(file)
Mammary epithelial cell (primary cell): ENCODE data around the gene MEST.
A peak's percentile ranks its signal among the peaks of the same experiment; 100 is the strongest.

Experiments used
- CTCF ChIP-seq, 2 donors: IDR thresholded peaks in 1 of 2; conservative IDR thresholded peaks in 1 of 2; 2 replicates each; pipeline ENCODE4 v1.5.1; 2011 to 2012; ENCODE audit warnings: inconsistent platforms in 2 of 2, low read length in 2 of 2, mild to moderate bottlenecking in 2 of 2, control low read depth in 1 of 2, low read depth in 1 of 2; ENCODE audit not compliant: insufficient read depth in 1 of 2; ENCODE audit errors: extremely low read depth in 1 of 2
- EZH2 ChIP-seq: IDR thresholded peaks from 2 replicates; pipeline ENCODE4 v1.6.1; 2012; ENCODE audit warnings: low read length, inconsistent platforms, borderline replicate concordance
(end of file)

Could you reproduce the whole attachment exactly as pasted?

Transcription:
Mammary epithelial cell (primary cell): ENCODE data around the gene MEST.
A peak's percentile ranks its signal among the peaks of the same experiment; 100 is the strongest.

Experiments used
- CTCF ChIP-seq, 2 donors: IDR thresholded peaks in 1 of 2; conservative IDR thresholded peaks in 1 of 2; 2 replicates each; pipeline ENCODE4 v1.5.1; 2011 to 2012; ENCODE audit warnings: inconsistent platforms in 2 of 2, low read length in 2 of 2, mild to moderate bottlenecking in 2 of 2, control low read depth in 1 of 2, low read depth in 1 of 2; ENCODE audit not compliant: insufficient read depth in 1 of 2; ENCODE audit errors: extremely low read depth in 1 of 2
- EZH2 ChIP-seq: IDR thresholded peaks from 2 replicates; pipeline ENCODE4 v1.6.1; 2012; ENCODE audit warnings: low read length, inconsistent platforms, borderline replicate concordance